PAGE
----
After rolling through Maryland, Pennsylvania, New York and New Jersey in the summer months, he finally ventured into New England, where the only other potentially dangerous animal lurked.

“It was mating season for the moose in New England, so sometimes they would be a bit aggressive,” Colpoys said. “There were trying to figure out who we were.”

Colpoys managed to avoid the moose while trekking through Connecticut, Massachusetts, Vermont and New Hampshire before hitting the final destination — Maine.

He got to Mt. Katahdin, which is known as “The Greatest Mountain,” and prepared for that climb. He said it was a steady incline for miles, climbing rocks, braving 30-40 mph winds and scaling a metal bar before finally reaching the summit on Sept. 11.

“That was an emotional day, for sure,” he said. “Some people were crying, while others were cheering and laughing.”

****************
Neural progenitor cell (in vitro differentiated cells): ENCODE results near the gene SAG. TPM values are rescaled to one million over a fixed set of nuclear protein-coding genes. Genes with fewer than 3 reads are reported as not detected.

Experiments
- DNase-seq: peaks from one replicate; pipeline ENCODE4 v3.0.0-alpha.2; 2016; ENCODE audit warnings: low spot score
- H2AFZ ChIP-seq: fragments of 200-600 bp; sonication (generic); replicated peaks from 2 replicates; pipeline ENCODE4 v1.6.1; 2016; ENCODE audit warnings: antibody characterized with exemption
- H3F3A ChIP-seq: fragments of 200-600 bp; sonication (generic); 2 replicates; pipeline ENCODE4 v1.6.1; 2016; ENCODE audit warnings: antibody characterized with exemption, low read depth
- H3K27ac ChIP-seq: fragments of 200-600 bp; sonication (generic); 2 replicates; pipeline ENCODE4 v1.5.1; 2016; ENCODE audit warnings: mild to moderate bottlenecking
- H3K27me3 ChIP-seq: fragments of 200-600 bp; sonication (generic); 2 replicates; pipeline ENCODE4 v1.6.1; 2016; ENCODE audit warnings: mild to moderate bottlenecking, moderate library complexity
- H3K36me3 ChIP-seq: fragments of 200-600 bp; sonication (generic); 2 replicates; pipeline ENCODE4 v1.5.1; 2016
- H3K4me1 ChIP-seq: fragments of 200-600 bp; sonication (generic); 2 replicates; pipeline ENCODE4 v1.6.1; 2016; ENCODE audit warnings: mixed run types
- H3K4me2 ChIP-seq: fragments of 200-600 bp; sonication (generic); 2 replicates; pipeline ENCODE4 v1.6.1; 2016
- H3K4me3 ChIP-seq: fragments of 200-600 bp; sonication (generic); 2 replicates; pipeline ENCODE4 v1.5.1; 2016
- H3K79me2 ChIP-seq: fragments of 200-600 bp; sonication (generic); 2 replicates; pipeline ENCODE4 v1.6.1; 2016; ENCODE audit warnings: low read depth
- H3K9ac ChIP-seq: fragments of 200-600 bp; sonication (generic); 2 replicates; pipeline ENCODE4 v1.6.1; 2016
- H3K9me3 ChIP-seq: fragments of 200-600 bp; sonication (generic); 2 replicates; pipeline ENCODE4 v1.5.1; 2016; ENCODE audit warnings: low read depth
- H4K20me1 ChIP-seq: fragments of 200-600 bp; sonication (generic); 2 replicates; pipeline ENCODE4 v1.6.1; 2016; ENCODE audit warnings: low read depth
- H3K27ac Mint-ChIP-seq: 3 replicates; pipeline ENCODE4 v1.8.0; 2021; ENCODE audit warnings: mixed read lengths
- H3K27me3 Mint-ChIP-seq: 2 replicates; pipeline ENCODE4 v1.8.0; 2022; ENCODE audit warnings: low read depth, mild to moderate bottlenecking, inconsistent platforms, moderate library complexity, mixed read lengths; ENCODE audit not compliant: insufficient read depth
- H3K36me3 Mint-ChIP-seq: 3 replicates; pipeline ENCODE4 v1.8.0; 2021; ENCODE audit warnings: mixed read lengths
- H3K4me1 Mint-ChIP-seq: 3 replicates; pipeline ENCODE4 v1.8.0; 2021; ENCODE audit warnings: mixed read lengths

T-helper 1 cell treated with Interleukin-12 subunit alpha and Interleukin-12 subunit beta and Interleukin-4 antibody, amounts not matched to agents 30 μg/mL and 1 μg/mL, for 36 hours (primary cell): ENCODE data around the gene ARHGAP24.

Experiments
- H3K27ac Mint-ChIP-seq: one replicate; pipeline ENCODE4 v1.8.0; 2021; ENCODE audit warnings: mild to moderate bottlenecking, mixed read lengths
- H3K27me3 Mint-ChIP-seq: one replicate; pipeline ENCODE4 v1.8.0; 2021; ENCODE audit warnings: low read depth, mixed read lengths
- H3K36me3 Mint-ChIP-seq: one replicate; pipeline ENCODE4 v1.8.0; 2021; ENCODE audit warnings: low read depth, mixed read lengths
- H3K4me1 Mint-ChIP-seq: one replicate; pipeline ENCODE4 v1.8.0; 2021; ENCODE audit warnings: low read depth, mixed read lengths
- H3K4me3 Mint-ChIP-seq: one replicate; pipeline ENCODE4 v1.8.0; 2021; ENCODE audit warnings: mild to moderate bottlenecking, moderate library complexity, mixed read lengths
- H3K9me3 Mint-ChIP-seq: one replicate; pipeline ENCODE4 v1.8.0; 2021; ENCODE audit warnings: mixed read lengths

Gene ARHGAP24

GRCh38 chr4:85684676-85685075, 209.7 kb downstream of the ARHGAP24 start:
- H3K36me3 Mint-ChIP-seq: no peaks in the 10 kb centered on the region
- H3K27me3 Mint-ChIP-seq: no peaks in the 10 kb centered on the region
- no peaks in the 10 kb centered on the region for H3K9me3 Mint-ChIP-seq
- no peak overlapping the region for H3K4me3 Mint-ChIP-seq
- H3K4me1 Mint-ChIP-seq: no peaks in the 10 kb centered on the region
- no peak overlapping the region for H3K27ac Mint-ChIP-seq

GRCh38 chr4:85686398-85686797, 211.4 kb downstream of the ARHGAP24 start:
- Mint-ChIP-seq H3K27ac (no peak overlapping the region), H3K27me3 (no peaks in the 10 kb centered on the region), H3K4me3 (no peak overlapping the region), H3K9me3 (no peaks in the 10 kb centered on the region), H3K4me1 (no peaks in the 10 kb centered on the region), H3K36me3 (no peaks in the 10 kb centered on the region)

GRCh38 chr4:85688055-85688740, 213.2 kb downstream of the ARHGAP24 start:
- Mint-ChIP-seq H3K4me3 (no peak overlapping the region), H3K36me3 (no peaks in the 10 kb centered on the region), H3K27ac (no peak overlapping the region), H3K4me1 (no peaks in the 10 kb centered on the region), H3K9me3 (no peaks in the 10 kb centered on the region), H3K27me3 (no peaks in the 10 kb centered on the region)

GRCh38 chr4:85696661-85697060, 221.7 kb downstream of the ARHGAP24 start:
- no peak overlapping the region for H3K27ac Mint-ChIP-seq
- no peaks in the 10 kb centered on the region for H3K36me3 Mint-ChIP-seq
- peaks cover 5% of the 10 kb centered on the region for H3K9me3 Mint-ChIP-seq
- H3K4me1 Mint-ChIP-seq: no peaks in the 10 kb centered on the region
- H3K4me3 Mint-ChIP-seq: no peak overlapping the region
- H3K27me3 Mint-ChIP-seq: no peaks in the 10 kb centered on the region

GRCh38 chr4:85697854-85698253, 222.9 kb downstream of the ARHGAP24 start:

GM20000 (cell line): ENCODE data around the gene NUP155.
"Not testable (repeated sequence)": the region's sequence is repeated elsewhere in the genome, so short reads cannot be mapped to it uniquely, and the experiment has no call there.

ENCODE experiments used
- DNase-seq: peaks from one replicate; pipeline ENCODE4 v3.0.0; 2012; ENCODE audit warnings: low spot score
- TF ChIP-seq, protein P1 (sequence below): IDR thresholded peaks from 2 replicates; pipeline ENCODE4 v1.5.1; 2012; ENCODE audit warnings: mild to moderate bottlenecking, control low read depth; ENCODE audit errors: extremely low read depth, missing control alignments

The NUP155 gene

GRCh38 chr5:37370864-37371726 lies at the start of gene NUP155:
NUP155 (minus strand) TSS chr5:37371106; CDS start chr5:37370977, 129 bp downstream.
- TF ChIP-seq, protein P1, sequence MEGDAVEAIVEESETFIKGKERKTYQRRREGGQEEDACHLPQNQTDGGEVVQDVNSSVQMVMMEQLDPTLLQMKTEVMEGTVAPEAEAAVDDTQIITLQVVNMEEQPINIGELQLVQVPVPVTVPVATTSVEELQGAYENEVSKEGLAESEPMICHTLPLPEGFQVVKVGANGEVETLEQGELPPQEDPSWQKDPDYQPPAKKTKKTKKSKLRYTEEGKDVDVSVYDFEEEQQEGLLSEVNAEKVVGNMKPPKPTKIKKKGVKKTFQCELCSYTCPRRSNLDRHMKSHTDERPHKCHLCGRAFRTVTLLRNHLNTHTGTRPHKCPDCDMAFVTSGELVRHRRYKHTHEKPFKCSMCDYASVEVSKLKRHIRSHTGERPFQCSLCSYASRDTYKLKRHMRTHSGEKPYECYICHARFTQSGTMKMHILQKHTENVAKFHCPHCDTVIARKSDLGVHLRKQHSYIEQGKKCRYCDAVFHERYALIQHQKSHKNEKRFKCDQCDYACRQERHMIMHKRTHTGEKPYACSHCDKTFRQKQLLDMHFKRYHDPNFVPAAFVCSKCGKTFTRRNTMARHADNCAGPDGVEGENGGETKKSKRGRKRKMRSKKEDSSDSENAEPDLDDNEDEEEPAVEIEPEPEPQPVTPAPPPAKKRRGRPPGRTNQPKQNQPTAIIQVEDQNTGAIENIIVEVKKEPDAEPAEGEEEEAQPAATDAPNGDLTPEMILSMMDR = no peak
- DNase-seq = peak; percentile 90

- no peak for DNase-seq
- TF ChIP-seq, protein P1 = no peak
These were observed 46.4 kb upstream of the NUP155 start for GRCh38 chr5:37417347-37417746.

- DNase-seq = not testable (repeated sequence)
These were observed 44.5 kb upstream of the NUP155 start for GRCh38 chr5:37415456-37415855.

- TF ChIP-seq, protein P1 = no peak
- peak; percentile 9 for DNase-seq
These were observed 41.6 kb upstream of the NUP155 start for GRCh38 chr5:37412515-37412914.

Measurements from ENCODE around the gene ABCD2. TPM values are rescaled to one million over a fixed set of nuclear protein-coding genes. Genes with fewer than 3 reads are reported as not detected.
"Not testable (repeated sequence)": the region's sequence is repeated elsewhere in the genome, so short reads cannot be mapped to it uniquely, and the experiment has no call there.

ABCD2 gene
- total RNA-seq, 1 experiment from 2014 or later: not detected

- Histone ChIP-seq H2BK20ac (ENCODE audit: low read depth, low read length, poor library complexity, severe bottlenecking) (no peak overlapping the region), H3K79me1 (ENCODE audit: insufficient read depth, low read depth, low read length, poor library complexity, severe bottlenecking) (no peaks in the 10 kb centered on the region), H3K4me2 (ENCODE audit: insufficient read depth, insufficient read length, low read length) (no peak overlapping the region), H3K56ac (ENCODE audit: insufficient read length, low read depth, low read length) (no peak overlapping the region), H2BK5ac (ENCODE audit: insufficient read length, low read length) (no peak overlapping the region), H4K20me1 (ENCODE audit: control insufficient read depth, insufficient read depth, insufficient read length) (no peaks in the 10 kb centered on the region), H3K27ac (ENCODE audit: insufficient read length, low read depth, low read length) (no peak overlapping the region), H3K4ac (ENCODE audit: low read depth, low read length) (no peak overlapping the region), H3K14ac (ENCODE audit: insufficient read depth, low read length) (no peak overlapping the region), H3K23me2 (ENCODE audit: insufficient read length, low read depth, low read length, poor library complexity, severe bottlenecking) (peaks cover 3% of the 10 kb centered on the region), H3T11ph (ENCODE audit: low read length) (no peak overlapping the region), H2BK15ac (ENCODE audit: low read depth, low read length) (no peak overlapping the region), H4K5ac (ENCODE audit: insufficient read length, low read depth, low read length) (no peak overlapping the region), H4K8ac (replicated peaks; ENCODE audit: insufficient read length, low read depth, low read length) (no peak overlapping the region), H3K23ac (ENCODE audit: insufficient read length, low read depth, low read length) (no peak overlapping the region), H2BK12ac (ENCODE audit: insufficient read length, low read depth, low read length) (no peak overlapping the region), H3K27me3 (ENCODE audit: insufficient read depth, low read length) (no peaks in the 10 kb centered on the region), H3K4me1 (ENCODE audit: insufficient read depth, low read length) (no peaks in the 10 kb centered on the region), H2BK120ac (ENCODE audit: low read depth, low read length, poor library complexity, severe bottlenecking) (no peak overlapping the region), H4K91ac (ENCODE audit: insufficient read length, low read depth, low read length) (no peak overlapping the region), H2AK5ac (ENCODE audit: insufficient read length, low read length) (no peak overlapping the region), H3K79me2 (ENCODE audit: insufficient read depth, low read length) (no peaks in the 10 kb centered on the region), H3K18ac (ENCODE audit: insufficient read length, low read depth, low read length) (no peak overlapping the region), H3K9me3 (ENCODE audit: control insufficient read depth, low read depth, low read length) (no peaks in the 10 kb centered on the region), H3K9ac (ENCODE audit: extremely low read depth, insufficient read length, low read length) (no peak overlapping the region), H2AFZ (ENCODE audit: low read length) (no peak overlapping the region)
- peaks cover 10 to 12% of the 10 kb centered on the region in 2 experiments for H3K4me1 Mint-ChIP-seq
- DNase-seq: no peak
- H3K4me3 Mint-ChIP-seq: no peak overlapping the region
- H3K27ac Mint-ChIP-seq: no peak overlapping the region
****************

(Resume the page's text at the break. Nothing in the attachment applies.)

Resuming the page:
Through it all, Colpoys enjoyed the journey even though he admitted it was brutal. The mosquitoes were rough from Pennsylvania through New York in the heat of summer, and it got very cold in Vermont. But he lived through it all to tell the tale.

“It was definitely the hardest thing I’ve ever done. But it made me thankful for the amenities I have back home and for family and friends,” Colpoys said. “Another great thing was the hospitality from the town residents who have businesses that cater to hikers. Many treated us to beers at the bar and helped us with everything we needed. I definitely enjoyed them, and I would love to one day help someone else who wants to do this hike.”